We thought we come back with a bang and give you the low-down on Dan Brown's big sequel to The DaVinci Code (love it or hate it, it was a popular book and we mused a bit about it here), this one titled The Lost Symbol.
Did it live up to all the hype? Well, yes and no. The DaVinci Code was a best seller because, fact or fiction, readers liked all the secrets and revelations contained in the plot. Naturally, if Dan Brown wanted to replicate his original success, it was necessary for The Lost Symbol to use the same formula.
This time, instead of focusing on the Catholic Church and Mary Magdalene, Brown chose to direct his energies towards the Freemasons, a veritable treasure trove of symbolism, myth and conspiracy theories.
This is the Freemason's symbol, for all the uneducated masses out there. You'll also find this symbol on all of our currency, hidden inside your passport, and even imprinted on the front door of the White House. Sheesh, you didn't know that?
And because so many Freemason symbols are to be found lurking around our nation's capitol, Washington D.C. is the setting this time.
If running around Washington D.C. looking for an ancient treasure rings a vague bell in the back of your mind, you're not alone. We couldn't help but envision Nicholas Cage in National Treasure throughout the book.
Perhaps Ben Gates and Robert Langdon could join forces in the next installment to rid D.C. of all evil (politicians, that is).
Any-hoo, if you liked The DaVinci Code, you may enjoy this read as well. But beware that much of the novelty of protagonist Robert Langdon's revelations have worn off. Instead of riveting you to the page, this time around you may feel a bit tired of the lecturing Harvard professor.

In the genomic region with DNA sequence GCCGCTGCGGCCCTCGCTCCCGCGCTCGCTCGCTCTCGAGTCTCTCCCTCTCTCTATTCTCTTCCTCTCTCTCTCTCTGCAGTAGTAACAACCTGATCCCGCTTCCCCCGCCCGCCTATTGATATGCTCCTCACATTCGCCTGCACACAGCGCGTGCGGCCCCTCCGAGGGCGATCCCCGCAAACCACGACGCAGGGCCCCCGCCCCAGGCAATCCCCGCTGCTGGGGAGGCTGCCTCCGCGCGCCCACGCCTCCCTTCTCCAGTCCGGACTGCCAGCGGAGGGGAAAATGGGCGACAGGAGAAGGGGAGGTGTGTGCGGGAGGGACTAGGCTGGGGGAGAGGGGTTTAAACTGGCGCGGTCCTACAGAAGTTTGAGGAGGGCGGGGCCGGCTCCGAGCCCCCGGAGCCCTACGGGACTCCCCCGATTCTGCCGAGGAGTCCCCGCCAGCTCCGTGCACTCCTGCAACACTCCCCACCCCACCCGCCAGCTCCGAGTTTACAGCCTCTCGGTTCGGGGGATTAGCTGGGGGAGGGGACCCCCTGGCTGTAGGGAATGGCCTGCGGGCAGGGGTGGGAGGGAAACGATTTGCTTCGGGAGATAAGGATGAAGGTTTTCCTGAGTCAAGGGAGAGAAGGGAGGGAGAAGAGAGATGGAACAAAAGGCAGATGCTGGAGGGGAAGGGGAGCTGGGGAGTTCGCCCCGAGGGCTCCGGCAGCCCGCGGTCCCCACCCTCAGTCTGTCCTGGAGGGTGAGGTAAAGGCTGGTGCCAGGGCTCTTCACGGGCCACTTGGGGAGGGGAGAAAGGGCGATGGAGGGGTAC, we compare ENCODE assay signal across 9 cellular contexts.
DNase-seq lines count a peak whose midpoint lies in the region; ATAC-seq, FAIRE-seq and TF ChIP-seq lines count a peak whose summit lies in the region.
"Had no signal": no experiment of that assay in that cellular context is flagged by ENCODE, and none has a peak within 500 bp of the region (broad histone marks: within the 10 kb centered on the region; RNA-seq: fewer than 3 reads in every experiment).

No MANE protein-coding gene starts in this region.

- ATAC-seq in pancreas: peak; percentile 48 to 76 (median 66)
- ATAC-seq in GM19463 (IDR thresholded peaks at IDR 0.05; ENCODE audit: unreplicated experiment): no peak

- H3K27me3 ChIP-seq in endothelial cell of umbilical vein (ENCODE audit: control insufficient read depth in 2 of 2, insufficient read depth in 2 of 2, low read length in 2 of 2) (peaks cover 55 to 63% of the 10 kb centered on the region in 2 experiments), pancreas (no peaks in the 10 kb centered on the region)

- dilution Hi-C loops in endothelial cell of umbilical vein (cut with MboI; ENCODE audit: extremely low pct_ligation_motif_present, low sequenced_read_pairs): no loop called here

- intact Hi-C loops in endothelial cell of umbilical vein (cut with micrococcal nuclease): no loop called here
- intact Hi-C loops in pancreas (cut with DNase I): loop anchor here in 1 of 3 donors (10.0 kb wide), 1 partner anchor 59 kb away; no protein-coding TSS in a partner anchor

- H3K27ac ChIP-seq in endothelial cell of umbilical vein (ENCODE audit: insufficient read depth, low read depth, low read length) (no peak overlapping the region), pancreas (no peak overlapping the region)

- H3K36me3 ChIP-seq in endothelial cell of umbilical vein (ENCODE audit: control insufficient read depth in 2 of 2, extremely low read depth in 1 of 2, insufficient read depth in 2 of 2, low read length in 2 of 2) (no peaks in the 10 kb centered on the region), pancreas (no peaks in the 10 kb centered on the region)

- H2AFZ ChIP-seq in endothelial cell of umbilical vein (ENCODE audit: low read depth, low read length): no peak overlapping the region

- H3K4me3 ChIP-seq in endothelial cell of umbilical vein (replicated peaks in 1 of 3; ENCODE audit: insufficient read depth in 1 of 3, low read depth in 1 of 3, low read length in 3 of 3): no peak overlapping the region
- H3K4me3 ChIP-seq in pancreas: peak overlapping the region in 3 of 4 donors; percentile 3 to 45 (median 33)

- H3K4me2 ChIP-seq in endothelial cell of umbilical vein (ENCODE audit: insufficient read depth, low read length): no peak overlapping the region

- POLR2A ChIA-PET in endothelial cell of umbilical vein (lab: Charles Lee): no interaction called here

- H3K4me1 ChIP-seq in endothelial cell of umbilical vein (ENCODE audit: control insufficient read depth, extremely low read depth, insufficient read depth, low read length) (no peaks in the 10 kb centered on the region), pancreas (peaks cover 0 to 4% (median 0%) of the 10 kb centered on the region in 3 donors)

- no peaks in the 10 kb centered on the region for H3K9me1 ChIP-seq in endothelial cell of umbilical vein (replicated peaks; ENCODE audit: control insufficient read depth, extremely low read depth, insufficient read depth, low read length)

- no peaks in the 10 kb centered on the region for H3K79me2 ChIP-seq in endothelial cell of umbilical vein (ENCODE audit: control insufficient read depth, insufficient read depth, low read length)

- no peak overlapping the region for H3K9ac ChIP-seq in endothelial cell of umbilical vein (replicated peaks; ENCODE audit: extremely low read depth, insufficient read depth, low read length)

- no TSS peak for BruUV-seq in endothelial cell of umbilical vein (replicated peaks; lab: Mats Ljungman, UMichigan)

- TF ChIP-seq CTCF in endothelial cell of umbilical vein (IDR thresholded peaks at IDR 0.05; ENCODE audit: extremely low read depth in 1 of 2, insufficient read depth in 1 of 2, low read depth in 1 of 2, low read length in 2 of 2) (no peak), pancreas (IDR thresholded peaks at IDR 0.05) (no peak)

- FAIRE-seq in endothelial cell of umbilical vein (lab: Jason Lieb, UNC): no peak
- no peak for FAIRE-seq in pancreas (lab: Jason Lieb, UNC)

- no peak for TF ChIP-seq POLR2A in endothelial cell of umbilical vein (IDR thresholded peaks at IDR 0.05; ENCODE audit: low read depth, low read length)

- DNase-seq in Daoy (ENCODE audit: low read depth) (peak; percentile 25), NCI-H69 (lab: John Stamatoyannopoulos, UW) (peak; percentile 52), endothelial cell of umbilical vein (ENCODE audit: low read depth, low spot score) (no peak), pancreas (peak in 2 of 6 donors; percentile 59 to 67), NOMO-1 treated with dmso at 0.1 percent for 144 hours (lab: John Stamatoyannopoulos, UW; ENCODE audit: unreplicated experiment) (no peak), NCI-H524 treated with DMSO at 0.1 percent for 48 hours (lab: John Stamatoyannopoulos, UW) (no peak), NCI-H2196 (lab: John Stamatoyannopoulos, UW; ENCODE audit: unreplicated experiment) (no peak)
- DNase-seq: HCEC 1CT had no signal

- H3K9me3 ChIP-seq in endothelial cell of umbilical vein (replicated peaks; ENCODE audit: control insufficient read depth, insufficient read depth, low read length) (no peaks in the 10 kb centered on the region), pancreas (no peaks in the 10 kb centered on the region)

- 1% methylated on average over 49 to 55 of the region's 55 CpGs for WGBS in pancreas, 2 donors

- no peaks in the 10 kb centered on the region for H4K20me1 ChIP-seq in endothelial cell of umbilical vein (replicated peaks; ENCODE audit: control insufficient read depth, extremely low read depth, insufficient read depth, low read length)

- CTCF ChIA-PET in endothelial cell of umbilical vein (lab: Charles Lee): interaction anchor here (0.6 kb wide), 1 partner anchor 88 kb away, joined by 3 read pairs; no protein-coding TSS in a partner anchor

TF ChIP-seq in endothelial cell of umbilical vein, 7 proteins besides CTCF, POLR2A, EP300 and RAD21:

But despite pages of formulaic plot and dialogue, we found a few choice spots of brilliance. We'll leave you with one of them:
From the Crusades, to the Inquisition, to American politics - the name Jesus had been hijacked as an ally in all kinds of power struggles. Since the beginning of time, the ignorant had always screamed the loudest, herding the unsuspecting masses and forcing them to do their bidding. They defended their worldly desires by citing Scripture they did not understand. They celebrated their intolerance as proof of their convictions. Now, after all these years, mankind had finally managed to utterly erode everything that had once been so beautiful about Jesus.
The Lost Symbol, by Dan Brown
You're looking for the giveaway for this one, aren't you? A Reader's Respite would glady give away our copy of this one were it not ensconsed on our Amazonian Devil Device (ie, Kindle). But alas, we haven't figured out a way to seperate the novel from the device yet.